Daniel Strauss

Daniel Strauss is a reporter for Talking Points Memo. He was previously a breaking news reporter for The Hill newspaper and has written for Politico, Roll Call, The American Prospect, and Gaper's Block. He has also interned at Democracy: A Journal of Ideas and The New Yorker. Daniel grew up in Chicago and graduated from the University of Michigan with a B.A. in History. At Michigan he helped edit Consider, a weekly opinion magazine. He can be reached at daniel@talkingpointsmemo.com.

Articles by Daniel

Two House Republicans announced on Friday that they are leaving a bipartisan group aimed at passing immigration reform.

Reps. Sam Johnson and John Carter, both from Texas, cited "politics" and President Barack Obama as the reasons they are leaving the group.

"After years of hard work and countless meetings, we have reached a tipping point and can no longer continue working on a broad approach to immigration. We want to be clear. The problem is politics," the two congressmen said in a statement. "Instead of doing what’s right for America, President Obama time and again has unilaterally disregarded the U.S. Constitution, the letter of the law and bypassed the Congress – the body most representative of the people - in order to advance his political agenda. We will not tolerate it. Laws passed by Congress are not merely suggestions, regardless of the current atmosphere in Washington. Laws are to be respected and followed by all – particularly by the Commander-in-Chief. "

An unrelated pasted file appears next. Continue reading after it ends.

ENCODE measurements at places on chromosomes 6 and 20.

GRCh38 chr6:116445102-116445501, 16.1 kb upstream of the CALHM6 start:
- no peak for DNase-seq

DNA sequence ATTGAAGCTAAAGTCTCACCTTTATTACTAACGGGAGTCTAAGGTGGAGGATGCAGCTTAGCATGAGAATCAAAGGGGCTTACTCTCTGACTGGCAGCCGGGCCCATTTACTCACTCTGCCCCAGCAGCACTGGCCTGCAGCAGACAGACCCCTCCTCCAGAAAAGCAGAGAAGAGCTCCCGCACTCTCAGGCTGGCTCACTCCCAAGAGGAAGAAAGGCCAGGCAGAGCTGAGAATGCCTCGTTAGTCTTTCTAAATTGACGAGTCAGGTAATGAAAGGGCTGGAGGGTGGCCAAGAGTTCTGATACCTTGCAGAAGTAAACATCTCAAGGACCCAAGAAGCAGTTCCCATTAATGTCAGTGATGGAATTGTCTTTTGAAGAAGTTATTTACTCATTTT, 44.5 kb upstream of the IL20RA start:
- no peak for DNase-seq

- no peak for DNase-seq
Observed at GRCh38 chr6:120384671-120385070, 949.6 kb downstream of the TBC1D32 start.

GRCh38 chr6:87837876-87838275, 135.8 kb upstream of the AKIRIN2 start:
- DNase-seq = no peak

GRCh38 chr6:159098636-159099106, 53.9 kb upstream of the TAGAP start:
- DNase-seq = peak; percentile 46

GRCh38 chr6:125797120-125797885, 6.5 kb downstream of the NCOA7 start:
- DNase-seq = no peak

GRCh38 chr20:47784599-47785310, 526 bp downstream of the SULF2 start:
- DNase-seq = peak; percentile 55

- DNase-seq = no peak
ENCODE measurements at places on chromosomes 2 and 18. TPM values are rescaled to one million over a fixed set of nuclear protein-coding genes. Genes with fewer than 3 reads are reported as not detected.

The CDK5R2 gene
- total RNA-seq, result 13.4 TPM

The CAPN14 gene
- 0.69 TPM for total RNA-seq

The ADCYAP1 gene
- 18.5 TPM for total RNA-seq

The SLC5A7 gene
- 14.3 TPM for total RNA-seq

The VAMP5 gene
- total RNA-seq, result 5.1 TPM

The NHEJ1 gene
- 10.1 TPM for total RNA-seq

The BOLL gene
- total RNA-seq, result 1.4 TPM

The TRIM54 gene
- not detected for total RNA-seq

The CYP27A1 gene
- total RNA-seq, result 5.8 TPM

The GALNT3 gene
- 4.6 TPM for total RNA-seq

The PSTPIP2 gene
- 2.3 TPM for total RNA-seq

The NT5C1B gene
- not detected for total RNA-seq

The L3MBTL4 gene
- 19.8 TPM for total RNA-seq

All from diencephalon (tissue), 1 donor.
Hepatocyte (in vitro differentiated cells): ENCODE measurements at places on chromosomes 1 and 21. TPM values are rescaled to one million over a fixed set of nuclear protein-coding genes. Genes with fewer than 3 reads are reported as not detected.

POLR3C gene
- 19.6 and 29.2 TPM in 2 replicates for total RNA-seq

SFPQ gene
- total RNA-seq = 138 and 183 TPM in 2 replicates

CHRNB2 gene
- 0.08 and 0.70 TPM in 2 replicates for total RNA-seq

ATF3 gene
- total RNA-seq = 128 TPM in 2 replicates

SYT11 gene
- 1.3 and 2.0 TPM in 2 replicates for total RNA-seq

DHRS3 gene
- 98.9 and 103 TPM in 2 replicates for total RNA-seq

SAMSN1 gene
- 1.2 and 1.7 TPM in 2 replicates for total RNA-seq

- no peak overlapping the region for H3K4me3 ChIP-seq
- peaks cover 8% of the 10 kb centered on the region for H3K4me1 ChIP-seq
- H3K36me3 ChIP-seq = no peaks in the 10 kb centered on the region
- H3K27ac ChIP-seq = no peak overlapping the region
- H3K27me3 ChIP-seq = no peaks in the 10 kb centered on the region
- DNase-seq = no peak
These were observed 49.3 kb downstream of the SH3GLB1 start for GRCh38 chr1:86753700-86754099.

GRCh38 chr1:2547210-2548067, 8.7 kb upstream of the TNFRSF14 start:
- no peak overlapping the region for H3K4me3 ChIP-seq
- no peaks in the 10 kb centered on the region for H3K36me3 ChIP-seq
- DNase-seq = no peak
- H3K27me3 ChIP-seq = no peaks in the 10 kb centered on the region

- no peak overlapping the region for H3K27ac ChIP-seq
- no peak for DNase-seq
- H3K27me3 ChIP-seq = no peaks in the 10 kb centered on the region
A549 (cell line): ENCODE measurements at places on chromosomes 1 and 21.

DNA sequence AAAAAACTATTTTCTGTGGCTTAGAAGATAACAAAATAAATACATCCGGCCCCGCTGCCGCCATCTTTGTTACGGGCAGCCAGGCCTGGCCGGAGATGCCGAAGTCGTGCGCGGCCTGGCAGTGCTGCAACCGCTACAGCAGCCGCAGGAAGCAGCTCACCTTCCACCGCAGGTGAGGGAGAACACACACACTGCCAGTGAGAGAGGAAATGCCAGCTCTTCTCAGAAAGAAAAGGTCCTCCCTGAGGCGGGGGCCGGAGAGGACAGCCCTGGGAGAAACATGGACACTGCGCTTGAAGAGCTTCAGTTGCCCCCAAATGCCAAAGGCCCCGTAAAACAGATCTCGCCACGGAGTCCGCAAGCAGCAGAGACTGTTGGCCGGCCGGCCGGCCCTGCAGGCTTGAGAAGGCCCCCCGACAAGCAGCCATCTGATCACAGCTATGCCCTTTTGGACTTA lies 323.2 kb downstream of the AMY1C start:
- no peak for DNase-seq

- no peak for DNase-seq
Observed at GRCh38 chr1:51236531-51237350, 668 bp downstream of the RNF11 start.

In June, Rep. Raul Labrador (R-ID) left the group, which had originally been a "gang of eight." The group had quietly been working on a bipartisan immigration reform proposal for years and over the last few months following the introduction of an immigration reform proposal by a counterpart group of lawmakers in the Senate, said they were close to introducing their own legislation.

The remaining members of the group are Democrats Zoe Lofgren (CA), Luis Gutierrez (IL), John Yarmuth (KY), Xavier Becerra (CA) and Republican Mario Diaz-Balart (FL).

Sen. Chuck Grassley (R-IA) has decided to run for reelection in 2016.

Grassley made the announcement on the Iowa Press public television show on Friday according to The Des Moines Register.

"I'm planning on running for reelection," Grassley said according to the Iowa newspaper. The Republican senator said he had decided a few months ago and was motivated by Sen. Tom Harkin's (D-IA) decision not to run for reelection.